Wincing, Toad cursed the comtesse roundly for her part in his continued exile. Linette was an intolerable bitch, and he was a deuced fool to have been taken in by her blandishments. It was time he wrote to Sally with an apology, instead of ignoring the subject altogether, as he had been. He should not have to be chided by his mother to do honour to his future wife.

I do not know if it will please you that Sally still pines for you, my dear boy, as you have so thoroughly refused to speak of her to me or your father, and no longer write to your Aunt Cherry. I am anxious for the day I can see you joined to her in truth.

Toad preened just enough to catch himself at it. Of course he was pleased she was still waiting, though he could have guessed it from her letters. But as for his mother's false sentiments, he would believe it when he received word that a Wellbridge ring had been given to his Sally, a betrothal notice had been placed in the Times, and he had been asked—politely—to come home.

However, that day will not be today, nor even this year.

"You begin to repeat yourself, Your Grace," he muttered.

I am positive we can find some time to speak of this further outside your father's company when he and I repair to Paris for your graduation ceremonies.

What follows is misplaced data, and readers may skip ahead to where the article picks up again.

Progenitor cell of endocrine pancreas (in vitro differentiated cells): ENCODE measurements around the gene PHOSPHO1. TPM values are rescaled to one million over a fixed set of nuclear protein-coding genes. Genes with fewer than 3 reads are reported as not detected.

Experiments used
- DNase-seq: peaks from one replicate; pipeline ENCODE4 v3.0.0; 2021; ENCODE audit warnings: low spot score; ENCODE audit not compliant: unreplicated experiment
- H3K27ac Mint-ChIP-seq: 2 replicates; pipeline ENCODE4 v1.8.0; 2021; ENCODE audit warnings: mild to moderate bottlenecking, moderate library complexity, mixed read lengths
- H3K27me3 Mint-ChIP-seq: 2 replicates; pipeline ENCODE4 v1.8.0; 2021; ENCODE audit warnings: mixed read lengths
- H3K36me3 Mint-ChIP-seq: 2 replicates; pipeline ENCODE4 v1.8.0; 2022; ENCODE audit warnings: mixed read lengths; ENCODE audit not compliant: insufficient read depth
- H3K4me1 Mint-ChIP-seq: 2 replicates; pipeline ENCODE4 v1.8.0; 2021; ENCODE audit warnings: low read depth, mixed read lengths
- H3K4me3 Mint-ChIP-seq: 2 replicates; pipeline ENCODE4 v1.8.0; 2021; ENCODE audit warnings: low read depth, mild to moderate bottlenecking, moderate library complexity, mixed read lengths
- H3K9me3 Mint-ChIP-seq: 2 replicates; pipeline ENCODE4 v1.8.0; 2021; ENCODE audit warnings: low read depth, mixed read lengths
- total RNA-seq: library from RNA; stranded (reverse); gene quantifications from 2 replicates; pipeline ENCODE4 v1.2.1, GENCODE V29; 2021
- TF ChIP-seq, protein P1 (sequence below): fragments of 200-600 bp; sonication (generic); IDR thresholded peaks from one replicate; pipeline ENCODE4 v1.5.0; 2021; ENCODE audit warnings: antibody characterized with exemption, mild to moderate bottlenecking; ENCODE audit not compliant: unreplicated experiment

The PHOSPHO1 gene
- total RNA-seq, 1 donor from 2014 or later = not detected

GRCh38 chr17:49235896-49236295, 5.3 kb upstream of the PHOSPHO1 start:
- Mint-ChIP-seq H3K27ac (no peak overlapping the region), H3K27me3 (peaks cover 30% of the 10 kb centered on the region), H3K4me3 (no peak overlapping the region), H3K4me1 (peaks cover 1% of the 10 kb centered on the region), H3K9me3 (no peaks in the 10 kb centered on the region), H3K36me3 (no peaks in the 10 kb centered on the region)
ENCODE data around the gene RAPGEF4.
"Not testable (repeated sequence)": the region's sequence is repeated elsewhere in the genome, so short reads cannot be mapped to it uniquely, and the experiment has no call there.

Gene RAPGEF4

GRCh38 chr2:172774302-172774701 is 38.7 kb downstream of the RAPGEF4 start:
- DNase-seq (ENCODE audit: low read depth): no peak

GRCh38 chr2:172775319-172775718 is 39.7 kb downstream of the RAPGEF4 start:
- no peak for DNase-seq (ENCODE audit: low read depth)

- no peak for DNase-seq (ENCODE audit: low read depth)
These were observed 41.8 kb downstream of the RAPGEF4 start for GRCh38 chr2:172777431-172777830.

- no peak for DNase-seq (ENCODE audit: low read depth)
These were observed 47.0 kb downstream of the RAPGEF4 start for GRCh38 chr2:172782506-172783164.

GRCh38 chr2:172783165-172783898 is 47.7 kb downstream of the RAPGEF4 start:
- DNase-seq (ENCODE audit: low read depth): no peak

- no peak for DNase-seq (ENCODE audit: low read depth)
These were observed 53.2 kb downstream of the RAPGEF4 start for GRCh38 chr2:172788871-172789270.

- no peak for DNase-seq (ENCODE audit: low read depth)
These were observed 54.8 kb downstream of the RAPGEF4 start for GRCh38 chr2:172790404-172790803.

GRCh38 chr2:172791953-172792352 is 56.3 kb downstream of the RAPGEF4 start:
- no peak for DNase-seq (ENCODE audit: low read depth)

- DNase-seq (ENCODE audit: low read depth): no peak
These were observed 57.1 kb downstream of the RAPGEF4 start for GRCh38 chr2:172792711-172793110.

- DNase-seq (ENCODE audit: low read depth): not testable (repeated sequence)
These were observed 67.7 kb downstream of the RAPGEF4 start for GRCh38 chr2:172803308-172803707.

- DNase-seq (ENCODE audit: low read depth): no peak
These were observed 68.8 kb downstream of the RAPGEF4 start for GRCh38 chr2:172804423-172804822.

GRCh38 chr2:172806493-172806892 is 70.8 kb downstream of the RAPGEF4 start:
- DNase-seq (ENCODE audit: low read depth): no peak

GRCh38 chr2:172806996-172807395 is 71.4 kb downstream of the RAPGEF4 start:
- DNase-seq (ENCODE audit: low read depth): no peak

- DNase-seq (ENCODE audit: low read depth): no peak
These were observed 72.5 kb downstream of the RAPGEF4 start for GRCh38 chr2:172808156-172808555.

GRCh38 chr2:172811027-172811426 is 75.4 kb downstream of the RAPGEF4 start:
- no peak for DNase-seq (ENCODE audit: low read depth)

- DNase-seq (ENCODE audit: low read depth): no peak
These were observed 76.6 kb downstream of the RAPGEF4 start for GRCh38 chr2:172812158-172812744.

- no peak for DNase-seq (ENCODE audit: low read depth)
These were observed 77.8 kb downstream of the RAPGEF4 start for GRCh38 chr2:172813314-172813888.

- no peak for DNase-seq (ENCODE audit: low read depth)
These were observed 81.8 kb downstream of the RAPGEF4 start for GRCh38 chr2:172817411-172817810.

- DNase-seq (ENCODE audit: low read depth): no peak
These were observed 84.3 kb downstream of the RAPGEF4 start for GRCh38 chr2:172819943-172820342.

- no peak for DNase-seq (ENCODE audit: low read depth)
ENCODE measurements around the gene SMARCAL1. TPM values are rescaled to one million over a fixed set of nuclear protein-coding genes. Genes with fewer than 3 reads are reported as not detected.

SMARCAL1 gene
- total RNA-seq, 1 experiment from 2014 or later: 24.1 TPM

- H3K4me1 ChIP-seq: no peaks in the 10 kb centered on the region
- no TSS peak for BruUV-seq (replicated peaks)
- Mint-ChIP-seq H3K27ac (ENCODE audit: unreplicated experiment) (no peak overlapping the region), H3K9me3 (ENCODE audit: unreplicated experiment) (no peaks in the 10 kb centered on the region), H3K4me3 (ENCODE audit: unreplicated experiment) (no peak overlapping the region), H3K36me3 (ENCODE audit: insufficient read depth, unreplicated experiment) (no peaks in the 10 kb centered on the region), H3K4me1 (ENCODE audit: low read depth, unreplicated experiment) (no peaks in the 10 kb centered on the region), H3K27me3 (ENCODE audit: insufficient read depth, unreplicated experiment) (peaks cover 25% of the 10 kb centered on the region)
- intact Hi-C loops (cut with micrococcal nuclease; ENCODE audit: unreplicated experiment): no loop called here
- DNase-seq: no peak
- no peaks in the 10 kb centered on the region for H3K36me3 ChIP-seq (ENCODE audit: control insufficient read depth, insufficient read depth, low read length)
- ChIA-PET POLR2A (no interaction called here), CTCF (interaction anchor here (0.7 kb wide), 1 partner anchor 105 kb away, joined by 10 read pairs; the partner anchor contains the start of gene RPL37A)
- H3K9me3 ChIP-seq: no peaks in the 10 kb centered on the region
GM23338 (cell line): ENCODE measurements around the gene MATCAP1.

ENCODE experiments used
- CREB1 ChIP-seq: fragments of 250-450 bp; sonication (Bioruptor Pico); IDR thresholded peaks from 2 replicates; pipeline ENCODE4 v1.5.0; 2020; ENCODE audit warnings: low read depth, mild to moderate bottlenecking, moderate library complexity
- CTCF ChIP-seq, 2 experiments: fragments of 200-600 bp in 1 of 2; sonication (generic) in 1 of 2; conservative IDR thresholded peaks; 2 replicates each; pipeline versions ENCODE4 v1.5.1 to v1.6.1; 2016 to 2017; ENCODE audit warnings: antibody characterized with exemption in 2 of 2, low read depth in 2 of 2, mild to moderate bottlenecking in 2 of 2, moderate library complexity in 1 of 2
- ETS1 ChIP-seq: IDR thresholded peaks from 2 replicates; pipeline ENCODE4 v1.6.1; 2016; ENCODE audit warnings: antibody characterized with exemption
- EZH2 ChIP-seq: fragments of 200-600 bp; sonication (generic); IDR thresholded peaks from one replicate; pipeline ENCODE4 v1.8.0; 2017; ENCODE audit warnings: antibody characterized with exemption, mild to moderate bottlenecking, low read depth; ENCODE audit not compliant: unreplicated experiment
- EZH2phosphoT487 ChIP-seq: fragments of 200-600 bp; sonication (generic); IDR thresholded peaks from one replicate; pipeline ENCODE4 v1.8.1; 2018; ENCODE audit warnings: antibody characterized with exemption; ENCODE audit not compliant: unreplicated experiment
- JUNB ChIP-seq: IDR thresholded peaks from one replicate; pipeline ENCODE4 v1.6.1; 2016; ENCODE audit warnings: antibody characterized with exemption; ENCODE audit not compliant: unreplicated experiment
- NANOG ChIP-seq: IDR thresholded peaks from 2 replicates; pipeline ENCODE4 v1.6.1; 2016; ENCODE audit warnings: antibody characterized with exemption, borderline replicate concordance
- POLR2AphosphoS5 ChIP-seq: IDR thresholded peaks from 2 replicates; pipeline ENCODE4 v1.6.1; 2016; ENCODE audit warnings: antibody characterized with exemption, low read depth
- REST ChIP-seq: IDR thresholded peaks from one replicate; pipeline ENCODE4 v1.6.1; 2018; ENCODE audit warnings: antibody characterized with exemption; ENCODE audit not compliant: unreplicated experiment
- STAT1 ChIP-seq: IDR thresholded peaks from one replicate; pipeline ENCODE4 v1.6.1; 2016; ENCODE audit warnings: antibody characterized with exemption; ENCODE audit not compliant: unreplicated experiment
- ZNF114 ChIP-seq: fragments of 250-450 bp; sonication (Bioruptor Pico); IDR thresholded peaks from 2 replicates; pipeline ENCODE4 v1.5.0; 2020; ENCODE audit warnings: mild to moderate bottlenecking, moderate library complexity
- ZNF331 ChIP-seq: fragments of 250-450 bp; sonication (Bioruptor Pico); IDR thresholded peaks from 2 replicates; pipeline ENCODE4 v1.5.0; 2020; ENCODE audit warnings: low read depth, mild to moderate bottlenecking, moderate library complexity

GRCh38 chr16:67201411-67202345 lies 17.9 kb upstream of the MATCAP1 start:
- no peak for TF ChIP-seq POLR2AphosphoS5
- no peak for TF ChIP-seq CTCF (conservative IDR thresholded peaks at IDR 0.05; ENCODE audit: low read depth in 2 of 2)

Perhaps. He could hardly ignore his own mother and sister, though he would gladly forgo the company of his father, and the inevitable lectures addressed to the boy he'd once been. Come to think, he should reserve rooms at his club while they were in France, so he could control and prepare for any meetings. The concierge downstairs would never keep out anyone ducal, but the doorman at his club could intimidate anyone—even The Most Noble Nicolas Nettlesome Northope. Toad would love to write and tell his father to keep his crooked Roman nose out of Toad's life, but it was likely have the opposite effect. In many ways, it would be better if they didn't come. He had to take the opportunity to convince at least his mother that he was a man grown, so that she would truly support his cause with Haverford, but he would be damned if he would let that man stay in his apartment, no matter how many empty rooms he had available.

We will not impose ourselves at the apartment, as it will then be yours, as promised, and I would rather make other arrangements than provide you the opportunity to turn your own father away to make some ridiculous point.

He narrowed his eyes at his mother .